Another thing that happily surprised me when I played the game for the first time was the addition of a sub-genre within the game. In between stages, the different Supermen take off and the game is turned into a kind of shoot ‘em up, where your character must atomize different enemies to reach the goal. Is it a good shoot ‘em up? Not at all, but it gives the player a different experience, although short, and a break from breaking mutant skulls and smashing thugs with chainsaws against walls.
The controls of the game are just typical for beat ‘em ups. You use the D-pad to move the character around and with the rest of the buttons you punch, jump (or fly if you punch it twice), use a special technique to obliterate all the enemies on stage and finally another button activates a special power that varies depending on the character you are using. You get to play with all the Supermen in the saga: the original Superman, the Cyborg, the Eradicator, Superboy, Steel and Superman reborn. The characters, unfortunately, are pre selected for the player and you play with them depending on the stage you are without the chance to actually select them at will. All Supermen have a different and unique feature, but there are no mayor differences except for the way they walk or fly.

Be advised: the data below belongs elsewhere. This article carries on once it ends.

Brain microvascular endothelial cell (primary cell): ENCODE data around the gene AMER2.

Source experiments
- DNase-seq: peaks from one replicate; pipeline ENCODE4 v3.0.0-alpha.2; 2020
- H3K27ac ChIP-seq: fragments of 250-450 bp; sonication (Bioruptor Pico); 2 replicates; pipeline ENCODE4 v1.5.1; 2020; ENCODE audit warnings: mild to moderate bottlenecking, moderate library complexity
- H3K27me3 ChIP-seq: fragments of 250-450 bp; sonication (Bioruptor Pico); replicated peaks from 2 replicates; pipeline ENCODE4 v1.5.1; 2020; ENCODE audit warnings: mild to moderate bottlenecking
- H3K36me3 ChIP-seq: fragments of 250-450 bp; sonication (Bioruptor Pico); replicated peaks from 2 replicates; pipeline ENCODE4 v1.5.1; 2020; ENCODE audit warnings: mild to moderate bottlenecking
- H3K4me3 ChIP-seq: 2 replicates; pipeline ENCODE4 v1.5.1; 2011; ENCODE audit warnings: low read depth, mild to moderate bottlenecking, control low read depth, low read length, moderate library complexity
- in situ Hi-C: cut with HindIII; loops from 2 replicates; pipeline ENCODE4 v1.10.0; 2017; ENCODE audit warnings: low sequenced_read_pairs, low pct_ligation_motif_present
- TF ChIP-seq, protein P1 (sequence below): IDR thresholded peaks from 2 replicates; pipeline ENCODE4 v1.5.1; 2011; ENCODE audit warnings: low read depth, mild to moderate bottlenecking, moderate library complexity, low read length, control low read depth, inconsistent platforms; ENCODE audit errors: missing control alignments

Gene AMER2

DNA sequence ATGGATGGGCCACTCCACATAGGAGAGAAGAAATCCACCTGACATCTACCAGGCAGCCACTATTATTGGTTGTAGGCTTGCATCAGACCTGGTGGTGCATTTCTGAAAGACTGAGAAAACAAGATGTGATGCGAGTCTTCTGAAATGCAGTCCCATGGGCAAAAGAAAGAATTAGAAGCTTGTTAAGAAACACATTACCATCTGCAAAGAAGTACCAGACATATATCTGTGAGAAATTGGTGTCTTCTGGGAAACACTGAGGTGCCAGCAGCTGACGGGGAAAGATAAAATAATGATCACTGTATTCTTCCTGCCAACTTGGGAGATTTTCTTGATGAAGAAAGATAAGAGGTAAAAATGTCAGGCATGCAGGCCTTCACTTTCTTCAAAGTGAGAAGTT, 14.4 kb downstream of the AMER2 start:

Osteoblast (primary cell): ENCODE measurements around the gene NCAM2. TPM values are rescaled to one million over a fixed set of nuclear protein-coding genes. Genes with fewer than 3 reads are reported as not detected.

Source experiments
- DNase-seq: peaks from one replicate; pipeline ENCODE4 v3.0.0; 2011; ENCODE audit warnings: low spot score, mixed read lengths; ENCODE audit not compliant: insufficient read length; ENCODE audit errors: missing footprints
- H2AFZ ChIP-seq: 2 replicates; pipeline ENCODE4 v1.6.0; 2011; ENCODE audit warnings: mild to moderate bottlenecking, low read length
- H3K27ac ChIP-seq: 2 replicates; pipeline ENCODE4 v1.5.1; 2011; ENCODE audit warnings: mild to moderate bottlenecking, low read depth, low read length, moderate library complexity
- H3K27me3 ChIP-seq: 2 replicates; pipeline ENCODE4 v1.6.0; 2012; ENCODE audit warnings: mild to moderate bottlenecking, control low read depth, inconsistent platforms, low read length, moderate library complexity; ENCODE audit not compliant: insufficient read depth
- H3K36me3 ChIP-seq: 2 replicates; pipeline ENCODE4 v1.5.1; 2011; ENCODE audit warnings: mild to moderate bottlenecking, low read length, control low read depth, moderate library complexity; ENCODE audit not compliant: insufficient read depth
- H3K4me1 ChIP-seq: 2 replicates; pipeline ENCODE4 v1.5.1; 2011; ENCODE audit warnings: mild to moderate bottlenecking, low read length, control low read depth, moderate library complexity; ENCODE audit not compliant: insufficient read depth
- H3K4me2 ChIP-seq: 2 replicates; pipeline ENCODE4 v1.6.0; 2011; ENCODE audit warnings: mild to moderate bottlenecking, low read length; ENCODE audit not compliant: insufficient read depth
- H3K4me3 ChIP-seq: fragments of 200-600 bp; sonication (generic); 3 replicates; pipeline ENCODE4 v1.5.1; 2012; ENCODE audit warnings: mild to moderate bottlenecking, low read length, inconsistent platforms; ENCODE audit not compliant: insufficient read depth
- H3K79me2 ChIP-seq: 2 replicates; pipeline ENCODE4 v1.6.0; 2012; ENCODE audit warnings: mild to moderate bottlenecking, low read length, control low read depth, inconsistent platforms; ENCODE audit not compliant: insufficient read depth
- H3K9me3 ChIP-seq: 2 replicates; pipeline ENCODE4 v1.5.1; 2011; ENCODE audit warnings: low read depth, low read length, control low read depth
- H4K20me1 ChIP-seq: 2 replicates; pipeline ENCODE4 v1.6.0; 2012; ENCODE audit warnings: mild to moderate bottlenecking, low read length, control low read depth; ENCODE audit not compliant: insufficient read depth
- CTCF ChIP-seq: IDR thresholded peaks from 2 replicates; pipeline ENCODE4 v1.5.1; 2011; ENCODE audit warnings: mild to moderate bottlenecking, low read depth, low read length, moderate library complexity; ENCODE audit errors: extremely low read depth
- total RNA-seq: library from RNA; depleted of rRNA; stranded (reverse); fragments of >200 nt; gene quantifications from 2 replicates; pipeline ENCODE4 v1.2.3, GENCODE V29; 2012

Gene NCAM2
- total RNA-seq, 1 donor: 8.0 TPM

On top of the fact that the game controls are pretty responsive and easy to get, the graphics look great. The stages are designed according to the places shown in the comic book and help to build the atmosphere of the game. On the other hand, the enemies look repetitive, bigger variety of thugs, soldiers and robots would have been much better, but this in no way interferes with how the game feels. I ‘ve mentioned the cut-scenes earlier, and they are indeed of graphical importance. Here the developers have been absolutely faithful to the actual comic by including these semi animated comic strips and you have the same feeling as if you were turning the pages of a digital comic book when you advance through the story.
The game is not easy at all, so, do not expect a walk in the park here. Despite having infinite continues, the battles are hard. Regular thugs require a proper beating before disappearing into a pixelated oblivion but bosses are really tough, after winning some boss battles you may actually feel like a Superman. There are no passwords in this game, let alone a save feature, so if you plan to beat the game, be ready to spend a good couple of hours in front of the TV. After you hit continue, you go back to the beginning of the screen with four lives and your special attacks full, but more often than not, you will find yourself thinking that even that is not enough to clear a stage.